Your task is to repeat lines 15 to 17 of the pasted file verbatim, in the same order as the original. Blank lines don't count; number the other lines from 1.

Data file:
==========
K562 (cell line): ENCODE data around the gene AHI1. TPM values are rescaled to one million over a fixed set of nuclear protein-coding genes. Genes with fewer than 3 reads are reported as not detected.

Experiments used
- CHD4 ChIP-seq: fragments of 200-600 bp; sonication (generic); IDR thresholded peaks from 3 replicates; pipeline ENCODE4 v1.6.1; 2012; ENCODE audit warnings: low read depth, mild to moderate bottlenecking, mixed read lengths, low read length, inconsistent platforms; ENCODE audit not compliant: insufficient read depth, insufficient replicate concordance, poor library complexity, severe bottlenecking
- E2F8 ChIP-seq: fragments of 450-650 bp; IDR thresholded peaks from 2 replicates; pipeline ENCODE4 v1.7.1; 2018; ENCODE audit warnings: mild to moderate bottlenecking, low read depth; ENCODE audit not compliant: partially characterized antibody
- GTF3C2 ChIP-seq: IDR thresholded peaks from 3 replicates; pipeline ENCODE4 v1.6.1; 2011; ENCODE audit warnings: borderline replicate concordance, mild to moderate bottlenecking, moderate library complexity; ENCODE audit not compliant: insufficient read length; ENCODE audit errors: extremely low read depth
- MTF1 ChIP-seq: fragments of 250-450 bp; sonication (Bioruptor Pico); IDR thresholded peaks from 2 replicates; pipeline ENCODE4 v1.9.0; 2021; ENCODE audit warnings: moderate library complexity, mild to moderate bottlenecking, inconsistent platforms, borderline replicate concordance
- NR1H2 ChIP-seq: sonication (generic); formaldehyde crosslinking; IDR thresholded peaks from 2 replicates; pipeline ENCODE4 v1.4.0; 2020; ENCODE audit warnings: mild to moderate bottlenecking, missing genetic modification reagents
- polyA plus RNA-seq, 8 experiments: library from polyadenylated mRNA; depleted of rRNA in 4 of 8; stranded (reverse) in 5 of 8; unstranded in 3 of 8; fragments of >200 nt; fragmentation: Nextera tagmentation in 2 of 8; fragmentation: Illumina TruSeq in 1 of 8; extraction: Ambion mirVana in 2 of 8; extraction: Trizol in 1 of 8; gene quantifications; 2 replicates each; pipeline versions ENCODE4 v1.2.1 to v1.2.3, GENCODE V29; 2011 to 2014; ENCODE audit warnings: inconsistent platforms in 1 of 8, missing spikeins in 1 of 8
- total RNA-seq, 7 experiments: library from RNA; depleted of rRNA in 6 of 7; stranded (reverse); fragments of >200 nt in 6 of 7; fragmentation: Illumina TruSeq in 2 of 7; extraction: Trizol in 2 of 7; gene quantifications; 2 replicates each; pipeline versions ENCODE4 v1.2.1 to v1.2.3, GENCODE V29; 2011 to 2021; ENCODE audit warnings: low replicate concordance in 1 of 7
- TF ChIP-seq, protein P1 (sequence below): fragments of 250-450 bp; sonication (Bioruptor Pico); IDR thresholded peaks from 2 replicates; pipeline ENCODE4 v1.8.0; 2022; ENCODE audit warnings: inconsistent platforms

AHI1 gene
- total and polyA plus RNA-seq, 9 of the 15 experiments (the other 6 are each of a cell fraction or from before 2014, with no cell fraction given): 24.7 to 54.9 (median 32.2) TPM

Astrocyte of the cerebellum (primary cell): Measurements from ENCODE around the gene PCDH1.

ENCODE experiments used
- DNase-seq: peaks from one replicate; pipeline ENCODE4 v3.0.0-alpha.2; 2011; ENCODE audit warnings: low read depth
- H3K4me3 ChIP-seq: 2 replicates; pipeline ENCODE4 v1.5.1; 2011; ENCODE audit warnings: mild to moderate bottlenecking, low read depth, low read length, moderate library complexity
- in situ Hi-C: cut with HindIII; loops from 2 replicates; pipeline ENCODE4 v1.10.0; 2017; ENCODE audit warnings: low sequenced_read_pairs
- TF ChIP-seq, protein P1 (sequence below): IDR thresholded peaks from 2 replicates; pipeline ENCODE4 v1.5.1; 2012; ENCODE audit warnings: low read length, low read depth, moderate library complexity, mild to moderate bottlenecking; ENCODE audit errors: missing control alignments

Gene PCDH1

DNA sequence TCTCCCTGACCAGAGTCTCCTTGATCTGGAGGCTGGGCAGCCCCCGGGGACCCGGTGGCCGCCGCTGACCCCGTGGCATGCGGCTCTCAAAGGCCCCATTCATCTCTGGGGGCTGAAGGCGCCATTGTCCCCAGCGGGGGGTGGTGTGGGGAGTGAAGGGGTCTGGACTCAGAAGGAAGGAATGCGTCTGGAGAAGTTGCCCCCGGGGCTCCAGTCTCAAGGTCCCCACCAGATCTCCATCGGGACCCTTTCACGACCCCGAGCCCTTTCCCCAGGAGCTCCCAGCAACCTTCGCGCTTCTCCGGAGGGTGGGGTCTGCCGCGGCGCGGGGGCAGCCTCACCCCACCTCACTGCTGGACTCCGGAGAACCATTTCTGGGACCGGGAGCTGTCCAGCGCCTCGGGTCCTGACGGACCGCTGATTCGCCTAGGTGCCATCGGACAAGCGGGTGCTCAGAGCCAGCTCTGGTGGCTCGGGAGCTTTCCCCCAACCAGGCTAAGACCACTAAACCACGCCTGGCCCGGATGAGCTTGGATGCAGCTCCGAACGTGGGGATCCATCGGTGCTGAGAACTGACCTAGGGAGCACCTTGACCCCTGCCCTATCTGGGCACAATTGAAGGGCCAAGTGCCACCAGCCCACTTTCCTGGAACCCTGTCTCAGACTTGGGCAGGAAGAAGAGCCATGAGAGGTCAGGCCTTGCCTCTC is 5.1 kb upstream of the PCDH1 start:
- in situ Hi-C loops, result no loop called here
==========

- DNase-seq: peaks from one replicate; pipeline ENCODE4 v3.0.0-alpha.2; 2011; ENCODE audit warnings: low read depth
- H3K4me3 ChIP-seq: 2 replicates; pipeline ENCODE4 v1.5.1; 2011; ENCODE audit warnings: mild to moderate bottlenecking, low read depth, low read length, moderate library complexity
- in situ Hi-C: cut with HindIII; loops from 2 replicates; pipeline ENCODE4 v1.10.0; 2017; ENCODE audit warnings: low sequenced_read_pairs